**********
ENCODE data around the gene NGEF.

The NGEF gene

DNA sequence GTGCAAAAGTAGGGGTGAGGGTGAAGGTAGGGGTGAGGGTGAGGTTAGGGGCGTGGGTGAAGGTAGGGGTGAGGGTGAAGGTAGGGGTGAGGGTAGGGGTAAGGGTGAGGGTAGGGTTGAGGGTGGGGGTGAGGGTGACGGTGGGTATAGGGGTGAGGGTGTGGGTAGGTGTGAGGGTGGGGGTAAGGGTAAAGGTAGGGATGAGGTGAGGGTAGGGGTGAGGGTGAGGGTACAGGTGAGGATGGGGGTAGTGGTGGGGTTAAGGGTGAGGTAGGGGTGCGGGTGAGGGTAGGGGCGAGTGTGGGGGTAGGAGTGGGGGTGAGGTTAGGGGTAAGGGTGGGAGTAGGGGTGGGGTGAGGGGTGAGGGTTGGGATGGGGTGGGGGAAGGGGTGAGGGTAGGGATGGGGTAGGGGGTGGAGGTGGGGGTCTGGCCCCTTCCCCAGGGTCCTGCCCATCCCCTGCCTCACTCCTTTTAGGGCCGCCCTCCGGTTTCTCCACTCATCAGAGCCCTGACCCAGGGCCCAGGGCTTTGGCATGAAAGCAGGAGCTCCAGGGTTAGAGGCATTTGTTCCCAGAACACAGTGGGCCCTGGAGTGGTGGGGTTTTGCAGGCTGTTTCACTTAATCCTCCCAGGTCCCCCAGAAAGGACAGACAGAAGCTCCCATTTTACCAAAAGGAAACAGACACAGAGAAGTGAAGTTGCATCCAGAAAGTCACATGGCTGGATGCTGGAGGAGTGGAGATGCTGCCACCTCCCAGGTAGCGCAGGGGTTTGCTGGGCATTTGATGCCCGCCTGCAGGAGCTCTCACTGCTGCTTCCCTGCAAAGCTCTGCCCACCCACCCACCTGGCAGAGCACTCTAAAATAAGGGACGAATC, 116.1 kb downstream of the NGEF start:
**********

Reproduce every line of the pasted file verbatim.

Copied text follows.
ENCODE data around the gene NGEF.

The NGEF gene

DNA sequence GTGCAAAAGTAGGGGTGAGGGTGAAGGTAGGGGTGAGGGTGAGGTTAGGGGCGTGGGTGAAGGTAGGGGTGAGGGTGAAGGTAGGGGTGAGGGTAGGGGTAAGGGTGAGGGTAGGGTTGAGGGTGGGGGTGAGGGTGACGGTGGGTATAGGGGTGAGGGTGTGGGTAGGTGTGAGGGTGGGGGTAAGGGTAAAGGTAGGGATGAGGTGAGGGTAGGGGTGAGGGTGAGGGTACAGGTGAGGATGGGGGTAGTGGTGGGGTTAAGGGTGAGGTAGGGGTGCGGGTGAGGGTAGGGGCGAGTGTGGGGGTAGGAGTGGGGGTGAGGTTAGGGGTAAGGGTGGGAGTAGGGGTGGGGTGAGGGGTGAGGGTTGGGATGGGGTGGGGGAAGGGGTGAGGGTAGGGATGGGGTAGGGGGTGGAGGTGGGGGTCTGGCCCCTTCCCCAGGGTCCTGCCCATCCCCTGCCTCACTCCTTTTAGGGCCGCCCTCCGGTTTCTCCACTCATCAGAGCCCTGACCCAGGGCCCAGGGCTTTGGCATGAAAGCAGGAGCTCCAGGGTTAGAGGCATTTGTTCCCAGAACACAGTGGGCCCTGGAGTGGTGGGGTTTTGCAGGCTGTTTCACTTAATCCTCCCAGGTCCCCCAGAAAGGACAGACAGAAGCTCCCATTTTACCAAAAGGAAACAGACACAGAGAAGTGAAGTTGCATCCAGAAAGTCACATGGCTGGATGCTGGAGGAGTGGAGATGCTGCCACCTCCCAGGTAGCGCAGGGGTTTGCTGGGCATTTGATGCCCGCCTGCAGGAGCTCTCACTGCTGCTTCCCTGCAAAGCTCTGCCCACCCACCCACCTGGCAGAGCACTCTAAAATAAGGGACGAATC, 116.1 kb downstream of the NGEF start: